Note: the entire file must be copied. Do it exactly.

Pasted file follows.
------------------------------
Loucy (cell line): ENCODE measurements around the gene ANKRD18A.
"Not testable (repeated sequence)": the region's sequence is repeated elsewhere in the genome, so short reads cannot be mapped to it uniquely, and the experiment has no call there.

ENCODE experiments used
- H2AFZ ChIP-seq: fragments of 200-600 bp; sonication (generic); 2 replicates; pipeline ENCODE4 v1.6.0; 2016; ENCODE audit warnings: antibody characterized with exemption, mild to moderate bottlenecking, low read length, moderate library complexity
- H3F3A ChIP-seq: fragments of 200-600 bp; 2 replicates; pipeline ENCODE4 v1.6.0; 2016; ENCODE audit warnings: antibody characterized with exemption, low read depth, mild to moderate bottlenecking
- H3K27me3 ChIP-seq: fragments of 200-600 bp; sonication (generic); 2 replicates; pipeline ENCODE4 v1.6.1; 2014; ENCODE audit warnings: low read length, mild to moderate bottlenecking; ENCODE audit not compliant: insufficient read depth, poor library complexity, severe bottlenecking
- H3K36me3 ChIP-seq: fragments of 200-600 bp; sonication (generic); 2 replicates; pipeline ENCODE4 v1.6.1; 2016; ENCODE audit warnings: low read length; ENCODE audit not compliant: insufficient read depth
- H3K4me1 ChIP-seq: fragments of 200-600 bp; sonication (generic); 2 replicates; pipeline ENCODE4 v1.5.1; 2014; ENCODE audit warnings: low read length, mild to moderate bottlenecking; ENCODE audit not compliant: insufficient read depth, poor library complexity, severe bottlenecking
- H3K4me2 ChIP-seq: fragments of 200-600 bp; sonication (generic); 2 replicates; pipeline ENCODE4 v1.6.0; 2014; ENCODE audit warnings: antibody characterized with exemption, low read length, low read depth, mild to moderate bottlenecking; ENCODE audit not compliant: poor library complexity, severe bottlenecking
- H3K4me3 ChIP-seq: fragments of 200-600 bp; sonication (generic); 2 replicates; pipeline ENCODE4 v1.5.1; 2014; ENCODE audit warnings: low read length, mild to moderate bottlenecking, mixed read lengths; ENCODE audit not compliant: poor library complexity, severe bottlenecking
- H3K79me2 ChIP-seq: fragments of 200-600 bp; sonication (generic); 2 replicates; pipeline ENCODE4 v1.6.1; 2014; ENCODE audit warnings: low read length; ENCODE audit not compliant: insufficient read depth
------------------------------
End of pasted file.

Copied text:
Loucy (cell line): ENCODE measurements around the gene ANKRD18A.
"Not testable (repeated sequence)": the region's sequence is repeated elsewhere in the genome, so short reads cannot be mapped to it uniquely, and the experiment has no call there.

ENCODE experiments used
- H2AFZ ChIP-seq: fragments of 200-600 bp; sonication (generic); 2 replicates; pipeline ENCODE4 v1.6.0; 2016; ENCODE audit warnings: antibody characterized with exemption, mild to moderate bottlenecking, low read length, moderate library complexity
- H3F3A ChIP-seq: fragments of 200-600 bp; 2 replicates; pipeline ENCODE4 v1.6.0; 2016; ENCODE audit warnings: antibody characterized with exemption, low read depth, mild to moderate bottlenecking
- H3K27me3 ChIP-seq: fragments of 200-600 bp; sonication (generic); 2 replicates; pipeline ENCODE4 v1.6.1; 2014; ENCODE audit warnings: low read length, mild to moderate bottlenecking; ENCODE audit not compliant: insufficient read depth, poor library complexity, severe bottlenecking
- H3K36me3 ChIP-seq: fragments of 200-600 bp; sonication (generic); 2 replicates; pipeline ENCODE4 v1.6.1; 2016; ENCODE audit warnings: low read length; ENCODE audit not compliant: insufficient read depth
- H3K4me1 ChIP-seq: fragments of 200-600 bp; sonication (generic); 2 replicates; pipeline ENCODE4 v1.5.1; 2014; ENCODE audit warnings: low read length, mild to moderate bottlenecking; ENCODE audit not compliant: insufficient read depth, poor library complexity, severe bottlenecking
- H3K4me2 ChIP-seq: fragments of 200-600 bp; sonication (generic); 2 replicates; pipeline ENCODE4 v1.6.0; 2014; ENCODE audit warnings: antibody characterized with exemption, low read length, low read depth, mild to moderate bottlenecking; ENCODE audit not compliant: poor library complexity, severe bottlenecking
- H3K4me3 ChIP-seq: fragments of 200-600 bp; sonication (generic); 2 replicates; pipeline ENCODE4 v1.5.1; 2014; ENCODE audit warnings: low read length, mild to moderate bottlenecking, mixed read lengths; ENCODE audit not compliant: poor library complexity, severe bottlenecking
- H3K79me2 ChIP-seq: fragments of 200-600 bp; sonication (generic); 2 replicates; pipeline ENCODE4 v1.6.1; 2014; ENCODE audit warnings: low read length; ENCODE audit not compliant: insufficient read depth